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Home :: Archive :: 1993 :: November ::
Re: Marriage in Shakespeare
Shakespeare Electronic Conference, Vol. 4, No. 791.  Sunday, 14 November 1993.
 
(1)     From:   Peter D. Junger <
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        Date:   Saturday, 13 Nov 93 17:21:14 EDT
        Subj:   Re: Shk 4.0776 Marriage to deceased wife's sister
 
(2)     From:   Martin Green <
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        Date:   Saturday, 13 Nov 93 17:19:57 -0400
        Subj:   Re: SHK 4.0776 Re: Marriage in Shakespeare
 
(3)     From:   Al Cacicedo <
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        Date:   Saturday, 13 Nov 1993 23:29:05 -0500 (EST)
        Subj:   Re 4.0776, Re: SHK 4.0773  Marriage in Shakespeare
 
 
(1)----------------------------------------------------------------------------
From:           Peter D. Junger <
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Date:           Saturday, 13 Nov 93 17:21:14 EDT
Subject:        Re: Shk 4.0776 Marriage to deceased wife's sister
 
Doesn't the classic statement of social attitudes--at least those of the
governing classes--regarding marriage to one's deceased wife's sister
appear in Iolanthe rather than in Hamlet?
 
Peter D. Junger
Case Western Reserve University Law School, Cleveland, OH
Internet:  
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  -- Bitnet:  JUNGER@CWRU
 
(2)----------------------------------------------------------------------------
From:           Martin Green <
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Date:           Saturday, 13 Nov 93 17:19:57 -0400
Subject: 4.0776 Re: Marriage in Shakespeare
Comment:        Re: SHK 4.0776 Re: Marriage in Shakespeare
 
>While one certainly wants to find clear explanations for events in
>Shakespeare's plays, is it really safe to assume that the connections we find
>so clear cut and obvious (such as Henry VIII's marriage to Catherine of Aragon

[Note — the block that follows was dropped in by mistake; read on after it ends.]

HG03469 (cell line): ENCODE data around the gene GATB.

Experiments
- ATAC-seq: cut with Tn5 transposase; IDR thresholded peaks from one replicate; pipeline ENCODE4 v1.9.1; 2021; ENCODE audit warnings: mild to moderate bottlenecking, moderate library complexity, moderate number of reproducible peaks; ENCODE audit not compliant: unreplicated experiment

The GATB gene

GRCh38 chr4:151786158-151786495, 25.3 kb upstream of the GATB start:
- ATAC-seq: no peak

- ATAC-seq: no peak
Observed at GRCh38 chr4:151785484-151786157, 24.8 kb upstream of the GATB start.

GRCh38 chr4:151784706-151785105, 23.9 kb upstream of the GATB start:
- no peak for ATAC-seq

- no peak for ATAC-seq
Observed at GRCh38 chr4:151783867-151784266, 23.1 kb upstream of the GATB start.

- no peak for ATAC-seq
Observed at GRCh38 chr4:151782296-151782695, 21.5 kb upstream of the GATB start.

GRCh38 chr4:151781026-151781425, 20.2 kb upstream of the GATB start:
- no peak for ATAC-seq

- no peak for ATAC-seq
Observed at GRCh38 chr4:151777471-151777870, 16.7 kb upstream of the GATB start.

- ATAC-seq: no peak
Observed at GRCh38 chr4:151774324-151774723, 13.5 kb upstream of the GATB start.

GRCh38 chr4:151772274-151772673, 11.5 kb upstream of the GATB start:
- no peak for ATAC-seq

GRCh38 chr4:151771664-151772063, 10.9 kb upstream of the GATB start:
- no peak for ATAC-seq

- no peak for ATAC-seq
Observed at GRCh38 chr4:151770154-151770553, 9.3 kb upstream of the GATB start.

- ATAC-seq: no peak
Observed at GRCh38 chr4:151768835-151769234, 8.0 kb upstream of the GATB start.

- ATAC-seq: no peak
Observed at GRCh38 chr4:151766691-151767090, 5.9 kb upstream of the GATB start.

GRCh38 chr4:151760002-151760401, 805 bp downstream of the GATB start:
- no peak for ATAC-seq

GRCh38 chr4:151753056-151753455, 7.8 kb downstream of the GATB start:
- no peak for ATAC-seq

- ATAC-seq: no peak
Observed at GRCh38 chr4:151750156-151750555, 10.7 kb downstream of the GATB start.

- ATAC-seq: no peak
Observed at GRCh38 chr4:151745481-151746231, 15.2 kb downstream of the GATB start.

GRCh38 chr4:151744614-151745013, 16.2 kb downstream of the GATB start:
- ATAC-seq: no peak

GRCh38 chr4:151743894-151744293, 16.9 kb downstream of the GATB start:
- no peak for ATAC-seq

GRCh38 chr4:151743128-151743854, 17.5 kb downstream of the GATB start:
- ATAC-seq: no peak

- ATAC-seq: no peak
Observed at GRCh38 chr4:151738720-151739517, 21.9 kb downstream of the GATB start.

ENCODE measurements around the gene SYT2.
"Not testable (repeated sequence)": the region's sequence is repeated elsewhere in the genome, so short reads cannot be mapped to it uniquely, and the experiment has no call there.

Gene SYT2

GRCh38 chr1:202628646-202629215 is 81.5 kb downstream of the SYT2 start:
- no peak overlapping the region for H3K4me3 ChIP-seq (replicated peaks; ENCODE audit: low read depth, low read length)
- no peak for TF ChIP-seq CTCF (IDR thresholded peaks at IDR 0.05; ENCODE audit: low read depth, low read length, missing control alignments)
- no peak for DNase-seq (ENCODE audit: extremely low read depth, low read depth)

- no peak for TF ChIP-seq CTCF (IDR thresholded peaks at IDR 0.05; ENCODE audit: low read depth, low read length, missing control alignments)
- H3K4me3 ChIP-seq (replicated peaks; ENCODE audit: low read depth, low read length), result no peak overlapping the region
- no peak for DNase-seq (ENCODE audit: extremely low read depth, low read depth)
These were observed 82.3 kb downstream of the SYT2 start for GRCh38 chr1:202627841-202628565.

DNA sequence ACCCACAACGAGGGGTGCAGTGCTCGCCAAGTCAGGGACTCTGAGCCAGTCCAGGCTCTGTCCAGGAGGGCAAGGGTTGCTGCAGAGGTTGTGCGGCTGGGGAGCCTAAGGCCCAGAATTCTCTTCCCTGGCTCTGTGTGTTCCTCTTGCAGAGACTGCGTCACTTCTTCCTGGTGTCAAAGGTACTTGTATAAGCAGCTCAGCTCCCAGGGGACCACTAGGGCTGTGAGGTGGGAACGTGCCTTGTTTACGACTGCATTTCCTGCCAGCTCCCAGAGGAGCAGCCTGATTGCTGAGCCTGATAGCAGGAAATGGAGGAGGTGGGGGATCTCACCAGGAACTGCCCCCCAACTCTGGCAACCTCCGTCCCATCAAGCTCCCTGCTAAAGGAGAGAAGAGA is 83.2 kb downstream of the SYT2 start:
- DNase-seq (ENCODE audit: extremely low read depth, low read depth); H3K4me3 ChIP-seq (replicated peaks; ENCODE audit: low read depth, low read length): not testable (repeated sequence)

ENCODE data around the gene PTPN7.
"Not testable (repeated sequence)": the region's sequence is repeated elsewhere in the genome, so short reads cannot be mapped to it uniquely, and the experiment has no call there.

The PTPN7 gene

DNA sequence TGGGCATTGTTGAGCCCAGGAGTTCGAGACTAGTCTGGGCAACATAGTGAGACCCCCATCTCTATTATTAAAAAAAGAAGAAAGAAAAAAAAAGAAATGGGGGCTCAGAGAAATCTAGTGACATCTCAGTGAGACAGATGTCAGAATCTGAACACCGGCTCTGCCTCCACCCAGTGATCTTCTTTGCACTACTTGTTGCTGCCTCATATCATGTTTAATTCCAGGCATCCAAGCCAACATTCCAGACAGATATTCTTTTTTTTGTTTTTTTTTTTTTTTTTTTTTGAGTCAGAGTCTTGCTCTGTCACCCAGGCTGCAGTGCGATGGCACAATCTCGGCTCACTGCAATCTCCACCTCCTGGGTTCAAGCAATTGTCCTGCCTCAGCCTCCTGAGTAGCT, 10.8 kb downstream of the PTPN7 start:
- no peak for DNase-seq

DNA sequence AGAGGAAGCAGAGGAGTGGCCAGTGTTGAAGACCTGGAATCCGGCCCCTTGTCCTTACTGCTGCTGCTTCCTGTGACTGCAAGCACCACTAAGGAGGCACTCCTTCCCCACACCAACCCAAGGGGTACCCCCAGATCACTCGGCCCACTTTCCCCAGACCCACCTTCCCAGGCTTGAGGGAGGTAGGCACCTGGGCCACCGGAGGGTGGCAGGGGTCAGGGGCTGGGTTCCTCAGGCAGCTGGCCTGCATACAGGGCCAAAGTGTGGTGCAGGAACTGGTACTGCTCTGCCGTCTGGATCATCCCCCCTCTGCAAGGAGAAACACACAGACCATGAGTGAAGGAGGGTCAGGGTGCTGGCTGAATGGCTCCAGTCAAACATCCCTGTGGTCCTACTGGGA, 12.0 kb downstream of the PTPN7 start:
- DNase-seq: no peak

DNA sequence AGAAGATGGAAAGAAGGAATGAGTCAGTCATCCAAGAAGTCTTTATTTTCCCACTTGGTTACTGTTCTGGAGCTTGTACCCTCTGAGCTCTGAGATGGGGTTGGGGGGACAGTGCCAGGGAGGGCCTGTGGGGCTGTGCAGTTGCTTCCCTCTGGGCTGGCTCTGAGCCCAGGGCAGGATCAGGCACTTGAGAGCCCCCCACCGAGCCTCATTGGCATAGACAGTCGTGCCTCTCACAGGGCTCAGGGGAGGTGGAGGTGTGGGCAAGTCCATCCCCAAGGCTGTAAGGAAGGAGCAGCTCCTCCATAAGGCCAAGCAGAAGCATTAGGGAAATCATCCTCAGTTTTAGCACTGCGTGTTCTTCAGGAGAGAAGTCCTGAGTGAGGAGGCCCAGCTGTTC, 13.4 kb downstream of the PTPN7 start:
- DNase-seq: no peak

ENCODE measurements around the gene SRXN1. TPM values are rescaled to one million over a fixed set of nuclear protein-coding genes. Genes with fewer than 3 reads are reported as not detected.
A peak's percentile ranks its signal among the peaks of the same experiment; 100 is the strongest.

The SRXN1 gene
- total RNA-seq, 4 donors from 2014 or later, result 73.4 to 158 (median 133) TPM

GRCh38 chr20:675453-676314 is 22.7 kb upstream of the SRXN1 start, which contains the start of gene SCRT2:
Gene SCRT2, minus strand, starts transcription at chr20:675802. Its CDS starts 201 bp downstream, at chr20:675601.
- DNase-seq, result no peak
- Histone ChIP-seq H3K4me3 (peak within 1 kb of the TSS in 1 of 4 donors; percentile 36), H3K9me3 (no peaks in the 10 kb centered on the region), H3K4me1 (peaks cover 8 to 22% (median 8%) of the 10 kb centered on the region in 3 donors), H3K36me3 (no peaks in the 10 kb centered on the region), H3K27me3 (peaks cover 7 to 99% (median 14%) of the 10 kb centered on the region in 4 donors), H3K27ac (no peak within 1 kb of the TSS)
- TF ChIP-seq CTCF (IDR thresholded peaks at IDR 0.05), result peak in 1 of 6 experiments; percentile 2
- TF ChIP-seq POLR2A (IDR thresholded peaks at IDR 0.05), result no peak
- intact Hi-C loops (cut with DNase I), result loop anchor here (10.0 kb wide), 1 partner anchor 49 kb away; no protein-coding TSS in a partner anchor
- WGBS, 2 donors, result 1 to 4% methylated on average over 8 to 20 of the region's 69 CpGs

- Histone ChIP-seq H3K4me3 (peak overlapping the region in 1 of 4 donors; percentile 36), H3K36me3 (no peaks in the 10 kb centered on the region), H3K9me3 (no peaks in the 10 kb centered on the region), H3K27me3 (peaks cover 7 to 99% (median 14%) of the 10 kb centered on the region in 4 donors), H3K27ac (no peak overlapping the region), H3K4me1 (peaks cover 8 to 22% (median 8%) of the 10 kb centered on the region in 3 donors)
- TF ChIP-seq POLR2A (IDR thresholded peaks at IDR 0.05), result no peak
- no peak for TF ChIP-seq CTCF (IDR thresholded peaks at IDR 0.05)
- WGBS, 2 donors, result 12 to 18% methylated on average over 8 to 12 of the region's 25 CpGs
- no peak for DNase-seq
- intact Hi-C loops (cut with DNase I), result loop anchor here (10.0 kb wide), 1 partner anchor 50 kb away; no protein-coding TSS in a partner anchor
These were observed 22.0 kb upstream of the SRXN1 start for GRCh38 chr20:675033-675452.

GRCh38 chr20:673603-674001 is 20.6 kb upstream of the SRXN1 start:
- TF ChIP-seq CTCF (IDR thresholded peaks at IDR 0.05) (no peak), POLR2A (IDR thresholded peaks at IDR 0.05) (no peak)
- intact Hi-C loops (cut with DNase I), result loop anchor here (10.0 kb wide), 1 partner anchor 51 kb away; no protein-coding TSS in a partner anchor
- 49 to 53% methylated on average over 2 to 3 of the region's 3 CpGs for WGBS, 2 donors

>and Claudius' to Gertrude) were the first things that a member of the original
>audience brought to mind?  To play devil's advocate, let me offer an instance.
>In Shaw's _Major Barbara_ a key plot turn occurs when Cusins reveals that he is
>not legitimate because of his parents' questionable marriage:  "Their marriage
>is legal in Australia, but not in England.  My mother is my father's deceased
>wife's sister; and in this island I am consequently a foundling."  Now can we
>say that because Shaw is so very conscious of Shakespeare and his works
>(easily demonstrated ) that Shaw must have intended us to connect this moment
>to a parallel marriage in _Hamlet_, viz., that Hamlet's mother is his
>stepfather's deceased brother's wife?
 
This question vividly demonstrates exactly how significant to an understanding
of a writer's work are the events of the time in which he lived. _Major
Barbara_ was first produced in 1905. One of the major causes of the time was
the movement for the legalization in England of the marriage of a widower to
his deceased's wife sister; bills for this purpose were introduced in
Parliament from 1851 on, but the Act of Parliament legalizing such marriages in
England was not passed until 1907.  Australia had passed such a bill much
earlier. Shaw was probably not alluding to Shakespeare; he certainly was
alluding to contemporary issues of interest.
 
>I suppose that I may be one of the people you are puzzled about. Yes, you are
>quite right, were I looking for a source or explanation, I would begin with the
>literature of Shakespeare's time. In fact, I do begin there!
>
>My problem is more theoretical. When I write fiction, my imagination (no matter
>how culturally constructed that imagination is) mediates between reality as I
>construct it or perceive it (no matter how culturally constructed that
>perception is) and my fiction (no matter how, etc.). My imagination can distort
>my perception of reality a great deal. I can imagine a reality that I have
>never experienced. Henry Louis Gates, Jr., "' Authenticity,' or the Lesson of
>Little Tree," NY TIMES BOOK REVIEW, 24 Nov. 1991, 1, 26ff., asserts: "No human
>culture is inaccessible to someone who makes the effort to understamd, to